GREAT BARRINGTON -- As long as there's been a town here, there's been a town meeting.
But with only a scant minority of voters actually showing up for these annual gatherings in the last several years, the Select Board may be looking to tweak this small-town New England tradition in hopes of boosting participation.
The idea of shifting from the traditional first Monday of May sprang from a discussion the board had this week about setting the 2013 town meeting and election calendar.
Board members said Great Barrington has one of the lowest turnouts for town meeting in Berkshire County. They also said the town has one of the longest meetings, which may be a contributing factor to the low turnout.
At the annual town meeting held last month, 351, or 8.15 percent, of the town's 4,305 registered voters attended. That's down from 9.29 percent of voters in 2011 and 10.7 percent of voters in 2010.
"I think it's time to look at making a change," said Select woman Alana Chernila. "I don't think this is really working."
Town meeting in Great Barrington regularly runs around four hours and starts at 6 p.m.
Board members discussed a wide range of options to increase participation, but the two issues that seemed to keep arising were the day of the week and the length of the session.
Chernila said Monday is the worst night of the week for families, while Selectman Stephen Bannon suggested having a set time limit and splitting the votes between two days.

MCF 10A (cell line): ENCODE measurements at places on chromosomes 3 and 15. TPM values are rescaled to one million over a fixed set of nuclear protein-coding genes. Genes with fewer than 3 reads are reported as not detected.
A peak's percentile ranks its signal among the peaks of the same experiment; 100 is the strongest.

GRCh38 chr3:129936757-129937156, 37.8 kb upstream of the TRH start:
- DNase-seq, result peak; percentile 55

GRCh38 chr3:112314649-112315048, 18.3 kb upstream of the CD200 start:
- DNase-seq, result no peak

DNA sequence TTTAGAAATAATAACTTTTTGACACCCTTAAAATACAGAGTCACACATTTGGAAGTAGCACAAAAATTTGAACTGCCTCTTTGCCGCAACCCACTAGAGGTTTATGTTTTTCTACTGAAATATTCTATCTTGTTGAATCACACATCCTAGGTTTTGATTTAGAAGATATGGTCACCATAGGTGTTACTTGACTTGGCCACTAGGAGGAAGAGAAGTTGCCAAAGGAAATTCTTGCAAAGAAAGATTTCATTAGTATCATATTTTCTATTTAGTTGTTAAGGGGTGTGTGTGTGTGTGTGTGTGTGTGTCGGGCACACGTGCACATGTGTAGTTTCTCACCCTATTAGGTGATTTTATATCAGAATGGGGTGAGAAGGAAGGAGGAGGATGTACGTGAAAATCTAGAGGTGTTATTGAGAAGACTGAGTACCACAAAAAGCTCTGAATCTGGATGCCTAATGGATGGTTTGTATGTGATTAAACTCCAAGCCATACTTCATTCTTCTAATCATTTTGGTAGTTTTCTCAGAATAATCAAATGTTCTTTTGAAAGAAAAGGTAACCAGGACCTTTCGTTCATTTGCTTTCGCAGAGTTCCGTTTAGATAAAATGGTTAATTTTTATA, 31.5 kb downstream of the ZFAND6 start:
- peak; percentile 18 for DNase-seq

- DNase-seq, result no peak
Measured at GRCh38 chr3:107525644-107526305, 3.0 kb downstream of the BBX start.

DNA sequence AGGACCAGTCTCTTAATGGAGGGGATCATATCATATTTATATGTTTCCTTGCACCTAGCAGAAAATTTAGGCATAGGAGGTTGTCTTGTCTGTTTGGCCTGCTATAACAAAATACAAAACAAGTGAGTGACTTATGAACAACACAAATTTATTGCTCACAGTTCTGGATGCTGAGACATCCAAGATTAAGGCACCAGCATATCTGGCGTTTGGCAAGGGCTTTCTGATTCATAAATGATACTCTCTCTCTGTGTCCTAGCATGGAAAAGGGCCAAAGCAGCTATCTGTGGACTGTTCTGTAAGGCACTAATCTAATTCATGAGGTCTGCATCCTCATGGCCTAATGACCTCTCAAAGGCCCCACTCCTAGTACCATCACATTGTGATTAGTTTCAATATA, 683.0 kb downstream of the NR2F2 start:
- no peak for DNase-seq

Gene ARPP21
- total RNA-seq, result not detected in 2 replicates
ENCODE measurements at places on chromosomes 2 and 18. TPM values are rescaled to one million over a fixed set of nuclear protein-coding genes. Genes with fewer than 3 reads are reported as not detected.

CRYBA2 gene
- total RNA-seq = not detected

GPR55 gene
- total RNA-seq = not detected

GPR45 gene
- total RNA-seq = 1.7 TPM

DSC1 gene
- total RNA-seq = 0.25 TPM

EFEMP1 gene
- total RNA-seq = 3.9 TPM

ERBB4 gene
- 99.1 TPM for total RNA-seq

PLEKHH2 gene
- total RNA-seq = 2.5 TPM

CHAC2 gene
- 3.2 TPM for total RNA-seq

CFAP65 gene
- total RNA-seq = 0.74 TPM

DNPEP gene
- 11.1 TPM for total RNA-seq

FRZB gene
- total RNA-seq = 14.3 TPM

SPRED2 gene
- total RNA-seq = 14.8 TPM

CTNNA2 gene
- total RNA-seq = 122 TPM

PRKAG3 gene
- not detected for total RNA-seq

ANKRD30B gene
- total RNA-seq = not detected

Other options discussed included moving the meeting to a weekend, offering food, holding the meeting at the Mahaiwe Performing Arts Center, advertising child care, switching to a representative town meeting system, and holding semi-annual sessions.
Board members said they will invite Ed McCormick, the town moderator, to an upcoming meeting to get his insights on the matter. McCormick didn't immediately return calls for comment for this report.
The one thing that has been sure to increase turnout is controversy, according to town officials. When hotly contested issues such as funding new schools were on the warrant in the past, attendance was more than twice what it's been recently. During the board's discussion Tuesday, Berkshire Hills Regional School District Superintendent Peter Dillon noted that it's possible voters next year could be looking at funding requests for upgrades to the high school. Dillon joked that if that's the case, there won't be any problem getting voters in the seats in 2013.
A number of towns hold their town meeting the first Monday in May, but it's unclear how long Great Barrington has adhered to that schedule. The first town meeting here in 1761 was held on Wednesday in July.
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